Now she lives in Beswick, further away from construction but still within walking distance of the city centre. However, it’s not a nice walk or cycle ride. “I was wearing a mask before the pandemic on my bike because you could taste the pollution,” she says.
Her mask regularly gets dirty, clearly illustrating the problem.
Of the three women, Claire doesn't have children and is self-employed with a flexible work schedule, so she currently has more time to commit to the day-to-day running of the campaign. She runs the social media and is the wiz behind much of the fundraising.
A lovely aspect of this whole story is that Claire and Gemma are good friends and Claire stepped up her involvement when she realised Gemma's concerns about having the funds needed to cover the legal fees. After all, the name on the court documents is Gemma’s, so it’s ultimately down to her to shore up the money.
“I couldn’t have Gemma stressing about money, that’s not on,” Claire says. With Gemma and Julia both expecting babies this past September, Claire - whose background is in recruitment and fundraising for the NGO sector - took the reins.
A key argument for developing Central Retail Park into offices is that job creation for local people needs to be prioritised. This argument was made at last month’s planning committee, where plans to build offices on New Islington Green in Ancoats was approved despite 94% of consultation responses opposing the development.
But Claire doesn’t buy this argument about local jobs. She cites the example of Media City, which promised to create thousands of local jobs. In the end, only 24 jobs went to people from Salford despite over 3,000 applications, while two-thirds went to Londoners.
“They’re good at telling you how many jobs they’re going to create beforehand, but don’t tell you how many actually went to locals unless a journalist looks into it.”
Julia, a Finance Manager, is sensitive to the economic argument around jobs, but says local authorities have an obligation to provide clean air and green spaces for the people who already live here. With plenty of undeveloped brownfield sites in the city, she’s baffled why the council has chosen to build on New Islington Green. “Why are they taking something away from the people and creating bad PR for themselves?”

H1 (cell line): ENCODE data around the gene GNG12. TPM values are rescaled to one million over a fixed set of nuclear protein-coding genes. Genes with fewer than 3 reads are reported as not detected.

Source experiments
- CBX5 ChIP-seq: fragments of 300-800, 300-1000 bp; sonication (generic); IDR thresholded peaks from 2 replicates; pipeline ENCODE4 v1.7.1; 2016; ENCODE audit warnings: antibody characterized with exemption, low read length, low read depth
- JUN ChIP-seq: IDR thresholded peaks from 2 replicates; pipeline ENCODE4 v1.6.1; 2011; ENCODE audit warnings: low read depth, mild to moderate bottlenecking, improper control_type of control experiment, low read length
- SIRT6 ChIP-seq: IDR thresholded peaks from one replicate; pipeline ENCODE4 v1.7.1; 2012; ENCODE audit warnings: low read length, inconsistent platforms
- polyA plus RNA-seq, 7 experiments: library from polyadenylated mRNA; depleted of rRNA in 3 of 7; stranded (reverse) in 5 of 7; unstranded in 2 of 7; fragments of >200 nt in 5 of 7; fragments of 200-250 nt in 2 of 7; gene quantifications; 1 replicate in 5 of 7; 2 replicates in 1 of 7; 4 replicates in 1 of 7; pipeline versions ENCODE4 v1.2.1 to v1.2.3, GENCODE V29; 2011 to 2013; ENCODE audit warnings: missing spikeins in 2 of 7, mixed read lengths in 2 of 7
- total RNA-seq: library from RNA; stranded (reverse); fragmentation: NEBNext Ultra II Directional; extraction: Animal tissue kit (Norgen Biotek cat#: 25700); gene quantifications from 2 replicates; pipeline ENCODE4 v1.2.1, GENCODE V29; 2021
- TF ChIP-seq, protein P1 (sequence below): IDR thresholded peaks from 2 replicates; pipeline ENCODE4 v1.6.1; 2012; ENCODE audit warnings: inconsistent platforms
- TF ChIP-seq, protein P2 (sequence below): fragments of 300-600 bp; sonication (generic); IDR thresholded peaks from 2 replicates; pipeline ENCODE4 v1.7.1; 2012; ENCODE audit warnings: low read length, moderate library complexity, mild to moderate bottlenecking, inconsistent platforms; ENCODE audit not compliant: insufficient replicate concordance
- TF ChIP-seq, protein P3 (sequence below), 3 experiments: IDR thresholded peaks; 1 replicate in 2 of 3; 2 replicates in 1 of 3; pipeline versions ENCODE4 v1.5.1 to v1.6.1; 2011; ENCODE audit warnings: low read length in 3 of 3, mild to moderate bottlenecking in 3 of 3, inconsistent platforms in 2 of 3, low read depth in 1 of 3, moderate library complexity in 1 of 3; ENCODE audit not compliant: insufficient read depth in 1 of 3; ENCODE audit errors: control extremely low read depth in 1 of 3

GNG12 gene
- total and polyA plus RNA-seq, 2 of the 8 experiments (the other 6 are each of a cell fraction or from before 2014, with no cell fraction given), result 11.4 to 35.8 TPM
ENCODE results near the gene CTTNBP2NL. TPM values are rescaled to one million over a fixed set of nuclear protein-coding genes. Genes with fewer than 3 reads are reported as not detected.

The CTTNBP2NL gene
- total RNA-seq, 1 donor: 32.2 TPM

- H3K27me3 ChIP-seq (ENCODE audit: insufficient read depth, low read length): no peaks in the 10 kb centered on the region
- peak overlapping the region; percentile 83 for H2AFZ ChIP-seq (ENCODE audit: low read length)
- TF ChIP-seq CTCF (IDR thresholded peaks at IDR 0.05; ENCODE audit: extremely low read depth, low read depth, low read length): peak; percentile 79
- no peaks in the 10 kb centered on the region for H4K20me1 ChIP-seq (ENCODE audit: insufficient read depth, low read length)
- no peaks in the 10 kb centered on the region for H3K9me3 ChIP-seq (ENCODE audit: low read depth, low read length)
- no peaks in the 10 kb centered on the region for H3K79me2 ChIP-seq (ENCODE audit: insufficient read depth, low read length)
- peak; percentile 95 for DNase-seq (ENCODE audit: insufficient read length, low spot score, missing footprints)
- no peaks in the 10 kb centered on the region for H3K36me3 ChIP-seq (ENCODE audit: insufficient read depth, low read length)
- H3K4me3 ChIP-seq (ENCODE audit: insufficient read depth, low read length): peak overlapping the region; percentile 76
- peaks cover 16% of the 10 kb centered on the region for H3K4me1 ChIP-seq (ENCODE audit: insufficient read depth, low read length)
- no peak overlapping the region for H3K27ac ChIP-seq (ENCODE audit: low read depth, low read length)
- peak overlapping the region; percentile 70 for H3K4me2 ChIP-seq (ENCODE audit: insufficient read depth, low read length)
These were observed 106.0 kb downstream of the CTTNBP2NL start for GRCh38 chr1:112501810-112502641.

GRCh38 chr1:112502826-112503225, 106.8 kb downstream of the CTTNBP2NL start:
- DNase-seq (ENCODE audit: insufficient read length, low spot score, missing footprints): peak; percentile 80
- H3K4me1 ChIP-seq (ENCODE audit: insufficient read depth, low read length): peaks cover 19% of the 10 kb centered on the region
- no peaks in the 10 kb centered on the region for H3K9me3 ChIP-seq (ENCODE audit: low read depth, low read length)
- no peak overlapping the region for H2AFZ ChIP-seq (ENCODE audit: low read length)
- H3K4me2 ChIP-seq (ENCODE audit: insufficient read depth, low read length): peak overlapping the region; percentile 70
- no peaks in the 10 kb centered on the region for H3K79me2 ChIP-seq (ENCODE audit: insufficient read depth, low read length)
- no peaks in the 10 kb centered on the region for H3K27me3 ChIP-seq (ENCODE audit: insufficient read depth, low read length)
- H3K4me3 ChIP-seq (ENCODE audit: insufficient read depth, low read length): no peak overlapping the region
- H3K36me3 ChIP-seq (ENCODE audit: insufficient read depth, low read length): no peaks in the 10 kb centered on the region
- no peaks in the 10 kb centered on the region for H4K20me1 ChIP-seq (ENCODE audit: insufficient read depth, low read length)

In the case of Central Retail Park, the council purchased the site for £37 million in 2017 with the intention to develop it into offices with Manchester Life, the council’s joint venture with the Abu Dhabi United Group. The plans to use it as a temporary car park were to help cover the purchase price, which partially explains why the council is so determined to win the case. The Trees Not Cars campaigners tell me the council has hired one of the country’s top QC’s, who is London-based, to take on the community group.
But far from nervous, Gemma, Julia and Claire are in high spirits when we speak. Having fundraised over £2,000 in the past two days alone to help cover the legal fees, they’re hopeful they will meet their target.
The successful fundraising will help Gemma sleep sounder at night. When I ask whether she’s had any second thoughts along the way, Gemma says, “I bloody wobbled! Especially when I thought I might have to pay for everything and I was newly pregnant! But I’ve been bowled over by the generosity of this community. The council need to listen to the people they’re supposed to represent.”
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Court on Friday of me vs. Man City Council
A judge has allowed us to appeal the planning decision over opening the former Central Retail Park as a car park.
A 10 acre site next to a primary school, next to a polluted road during a climate emergency.
Please donate if you can https://t.co/cSqx8niTZy
— Gemma Cameron on mat leave (@ruby_gem) January 5, 2021